Now you can move on to actually building the components. These components are simple and demonstrate the most commonly used methods when building your own components. They also help give you an idea of what the composition of a component resembles, the order in which things happen, and which method is meant to do what. They will not implement all the available methods. The components have been built and they can be extended, so why not download them and give them a go? If you happen to break them, simply revert back to a previous good copy. No programmer gets things right the first time, so having the component break is part of the experience. Or at least that's what programmers tell themselves at two o'clock in the morning when they are still trying to figure out why the thing isn't doing what they asked. The component classes will be covered in the next sections. You will then be shown how to make sure your component appears in the correct folder, what to put in the AssemblyInfo file, how it gets registered in the GAC, and how to sign the assembly. This is common to all three components, so it will be dealt with as one also.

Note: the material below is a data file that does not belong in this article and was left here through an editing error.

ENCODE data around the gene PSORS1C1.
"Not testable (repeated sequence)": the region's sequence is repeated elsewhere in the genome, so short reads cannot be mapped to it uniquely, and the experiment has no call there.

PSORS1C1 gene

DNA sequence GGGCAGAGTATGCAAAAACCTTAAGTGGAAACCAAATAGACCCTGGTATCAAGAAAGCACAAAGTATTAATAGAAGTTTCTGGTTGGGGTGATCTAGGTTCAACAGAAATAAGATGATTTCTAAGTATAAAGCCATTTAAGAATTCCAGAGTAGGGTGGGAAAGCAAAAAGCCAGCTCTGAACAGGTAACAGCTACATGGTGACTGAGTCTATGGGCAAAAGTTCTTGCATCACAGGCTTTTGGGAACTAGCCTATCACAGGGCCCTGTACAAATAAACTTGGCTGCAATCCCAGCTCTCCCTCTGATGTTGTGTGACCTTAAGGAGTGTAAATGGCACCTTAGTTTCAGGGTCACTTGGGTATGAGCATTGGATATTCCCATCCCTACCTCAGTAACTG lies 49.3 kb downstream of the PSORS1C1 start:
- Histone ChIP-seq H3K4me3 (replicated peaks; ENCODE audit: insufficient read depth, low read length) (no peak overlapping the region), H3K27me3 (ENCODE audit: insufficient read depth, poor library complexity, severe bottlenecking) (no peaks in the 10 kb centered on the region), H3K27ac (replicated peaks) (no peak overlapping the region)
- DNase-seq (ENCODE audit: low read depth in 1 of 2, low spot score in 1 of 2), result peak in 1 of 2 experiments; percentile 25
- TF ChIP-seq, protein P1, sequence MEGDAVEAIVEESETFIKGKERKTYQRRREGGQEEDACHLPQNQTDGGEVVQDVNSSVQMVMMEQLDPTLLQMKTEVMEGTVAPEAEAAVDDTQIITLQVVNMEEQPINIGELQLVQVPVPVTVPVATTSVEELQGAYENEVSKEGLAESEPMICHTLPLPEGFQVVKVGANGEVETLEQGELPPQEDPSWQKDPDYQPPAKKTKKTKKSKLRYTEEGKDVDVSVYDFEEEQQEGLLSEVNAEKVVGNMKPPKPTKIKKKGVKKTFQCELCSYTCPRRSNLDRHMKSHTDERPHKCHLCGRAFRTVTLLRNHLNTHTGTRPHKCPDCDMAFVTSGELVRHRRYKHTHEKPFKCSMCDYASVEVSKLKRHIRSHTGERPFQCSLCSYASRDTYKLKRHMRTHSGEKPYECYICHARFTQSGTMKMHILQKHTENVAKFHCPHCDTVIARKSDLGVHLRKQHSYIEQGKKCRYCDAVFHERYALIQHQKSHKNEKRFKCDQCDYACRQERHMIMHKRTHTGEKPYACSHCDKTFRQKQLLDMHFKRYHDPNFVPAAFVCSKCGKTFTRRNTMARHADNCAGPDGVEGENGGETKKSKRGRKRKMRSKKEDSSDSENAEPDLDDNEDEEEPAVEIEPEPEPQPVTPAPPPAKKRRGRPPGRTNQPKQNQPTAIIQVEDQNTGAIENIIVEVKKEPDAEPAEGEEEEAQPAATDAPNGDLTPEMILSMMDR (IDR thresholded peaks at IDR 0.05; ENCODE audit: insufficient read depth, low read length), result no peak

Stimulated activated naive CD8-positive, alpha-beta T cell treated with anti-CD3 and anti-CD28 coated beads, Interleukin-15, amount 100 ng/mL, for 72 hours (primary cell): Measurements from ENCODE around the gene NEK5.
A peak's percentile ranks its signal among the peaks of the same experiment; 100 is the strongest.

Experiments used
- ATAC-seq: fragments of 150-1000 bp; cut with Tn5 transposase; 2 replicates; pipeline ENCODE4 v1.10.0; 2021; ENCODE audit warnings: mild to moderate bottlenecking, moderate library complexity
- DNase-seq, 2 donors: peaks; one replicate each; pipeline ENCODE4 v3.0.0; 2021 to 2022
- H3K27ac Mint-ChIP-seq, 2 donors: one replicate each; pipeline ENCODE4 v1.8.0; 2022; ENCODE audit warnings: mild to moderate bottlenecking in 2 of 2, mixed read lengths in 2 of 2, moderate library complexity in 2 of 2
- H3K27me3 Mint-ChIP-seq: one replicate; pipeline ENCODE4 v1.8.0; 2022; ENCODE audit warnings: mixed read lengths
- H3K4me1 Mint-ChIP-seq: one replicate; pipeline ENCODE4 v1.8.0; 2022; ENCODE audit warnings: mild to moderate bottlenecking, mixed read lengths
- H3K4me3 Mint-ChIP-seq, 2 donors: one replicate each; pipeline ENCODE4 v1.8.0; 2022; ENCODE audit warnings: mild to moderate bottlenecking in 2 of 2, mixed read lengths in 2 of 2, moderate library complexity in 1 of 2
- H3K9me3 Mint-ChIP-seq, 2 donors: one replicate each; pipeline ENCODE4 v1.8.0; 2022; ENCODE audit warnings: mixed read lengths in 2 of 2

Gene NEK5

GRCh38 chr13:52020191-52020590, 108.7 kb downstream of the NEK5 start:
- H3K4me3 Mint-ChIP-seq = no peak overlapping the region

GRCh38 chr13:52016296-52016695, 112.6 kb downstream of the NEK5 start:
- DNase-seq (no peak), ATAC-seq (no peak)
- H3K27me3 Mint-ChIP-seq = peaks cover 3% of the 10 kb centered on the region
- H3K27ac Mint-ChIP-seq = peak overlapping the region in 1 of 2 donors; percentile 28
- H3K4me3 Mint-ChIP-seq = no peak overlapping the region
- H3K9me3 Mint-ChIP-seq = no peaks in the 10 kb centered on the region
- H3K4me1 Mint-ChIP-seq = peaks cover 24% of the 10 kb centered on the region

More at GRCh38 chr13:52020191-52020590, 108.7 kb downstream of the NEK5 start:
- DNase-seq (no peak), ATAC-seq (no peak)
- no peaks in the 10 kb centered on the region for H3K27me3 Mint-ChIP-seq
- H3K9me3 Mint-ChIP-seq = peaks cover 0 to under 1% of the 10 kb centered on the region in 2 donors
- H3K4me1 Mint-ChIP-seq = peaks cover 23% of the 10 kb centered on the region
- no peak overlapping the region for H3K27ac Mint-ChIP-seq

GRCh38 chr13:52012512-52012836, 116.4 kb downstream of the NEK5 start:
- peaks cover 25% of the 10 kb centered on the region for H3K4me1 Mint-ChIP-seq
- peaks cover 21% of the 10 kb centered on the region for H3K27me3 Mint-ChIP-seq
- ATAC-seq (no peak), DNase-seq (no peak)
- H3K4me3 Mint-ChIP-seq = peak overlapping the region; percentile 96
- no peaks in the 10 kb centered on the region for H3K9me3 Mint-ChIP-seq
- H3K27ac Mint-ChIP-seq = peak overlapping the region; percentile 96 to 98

In this section of the chapter, you'll go through the steps that are common to all the pipeline components. These are the basic sets of things you need to do before you fly into coding.
Start by opening Visual Studio 2005, and create a New Project, a Class Library project as shown in Figure 14-1.